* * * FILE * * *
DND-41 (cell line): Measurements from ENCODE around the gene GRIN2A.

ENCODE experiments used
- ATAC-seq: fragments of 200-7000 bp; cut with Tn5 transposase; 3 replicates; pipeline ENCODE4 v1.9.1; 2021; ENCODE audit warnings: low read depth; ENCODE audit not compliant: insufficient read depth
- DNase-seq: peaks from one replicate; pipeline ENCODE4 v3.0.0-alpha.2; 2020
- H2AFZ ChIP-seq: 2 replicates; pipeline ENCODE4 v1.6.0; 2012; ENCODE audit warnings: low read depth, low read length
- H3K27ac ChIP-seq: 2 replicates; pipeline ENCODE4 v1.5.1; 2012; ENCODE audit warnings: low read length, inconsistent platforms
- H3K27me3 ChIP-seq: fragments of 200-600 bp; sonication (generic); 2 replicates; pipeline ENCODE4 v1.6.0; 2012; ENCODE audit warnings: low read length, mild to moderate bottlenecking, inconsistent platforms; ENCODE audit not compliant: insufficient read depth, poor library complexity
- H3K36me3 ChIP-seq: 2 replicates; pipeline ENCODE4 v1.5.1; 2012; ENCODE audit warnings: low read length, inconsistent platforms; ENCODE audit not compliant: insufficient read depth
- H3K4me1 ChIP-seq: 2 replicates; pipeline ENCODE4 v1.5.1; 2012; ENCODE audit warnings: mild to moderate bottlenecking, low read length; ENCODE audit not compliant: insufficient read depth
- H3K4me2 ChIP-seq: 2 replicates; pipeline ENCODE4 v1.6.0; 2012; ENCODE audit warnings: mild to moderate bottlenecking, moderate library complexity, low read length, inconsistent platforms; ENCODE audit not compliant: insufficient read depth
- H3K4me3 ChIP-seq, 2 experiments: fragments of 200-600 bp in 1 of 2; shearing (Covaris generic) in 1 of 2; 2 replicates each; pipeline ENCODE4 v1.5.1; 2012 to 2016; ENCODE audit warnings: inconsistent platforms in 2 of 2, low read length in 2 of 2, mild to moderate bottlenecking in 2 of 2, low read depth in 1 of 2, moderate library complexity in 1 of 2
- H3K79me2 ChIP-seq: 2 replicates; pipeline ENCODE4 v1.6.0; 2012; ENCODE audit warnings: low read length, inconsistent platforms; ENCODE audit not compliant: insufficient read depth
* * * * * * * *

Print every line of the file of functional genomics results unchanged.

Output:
DND-41 (cell line): Measurements from ENCODE around the gene GRIN2A.

ENCODE experiments used
- ATAC-seq: fragments of 200-7000 bp; cut with Tn5 transposase; 3 replicates; pipeline ENCODE4 v1.9.1; 2021; ENCODE audit warnings: low read depth; ENCODE audit not compliant: insufficient read depth
- DNase-seq: peaks from one replicate; pipeline ENCODE4 v3.0.0-alpha.2; 2020
- H2AFZ ChIP-seq: 2 replicates; pipeline ENCODE4 v1.6.0; 2012; ENCODE audit warnings: low read depth, low read length
- H3K27ac ChIP-seq: 2 replicates; pipeline ENCODE4 v1.5.1; 2012; ENCODE audit warnings: low read length, inconsistent platforms
- H3K27me3 ChIP-seq: fragments of 200-600 bp; sonication (generic); 2 replicates; pipeline ENCODE4 v1.6.0; 2012; ENCODE audit warnings: low read length, mild to moderate bottlenecking, inconsistent platforms; ENCODE audit not compliant: insufficient read depth, poor library complexity
- H3K36me3 ChIP-seq: 2 replicates; pipeline ENCODE4 v1.5.1; 2012; ENCODE audit warnings: low read length, inconsistent platforms; ENCODE audit not compliant: insufficient read depth
- H3K4me1 ChIP-seq: 2 replicates; pipeline ENCODE4 v1.5.1; 2012; ENCODE audit warnings: mild to moderate bottlenecking, low read length; ENCODE audit not compliant: insufficient read depth
- H3K4me2 ChIP-seq: 2 replicates; pipeline ENCODE4 v1.6.0; 2012; ENCODE audit warnings: mild to moderate bottlenecking, moderate library complexity, low read length, inconsistent platforms; ENCODE audit not compliant: insufficient read depth
- H3K4me3 ChIP-seq, 2 experiments: fragments of 200-600 bp in 1 of 2; shearing (Covaris generic) in 1 of 2; 2 replicates each; pipeline ENCODE4 v1.5.1; 2012 to 2016; ENCODE audit warnings: inconsistent platforms in 2 of 2, low read length in 2 of 2, mild to moderate bottlenecking in 2 of 2, low read depth in 1 of 2, moderate library complexity in 1 of 2
- H3K79me2 ChIP-seq: 2 replicates; pipeline ENCODE4 v1.6.0; 2012; ENCODE audit warnings: low read length, inconsistent platforms; ENCODE audit not compliant: insufficient read depth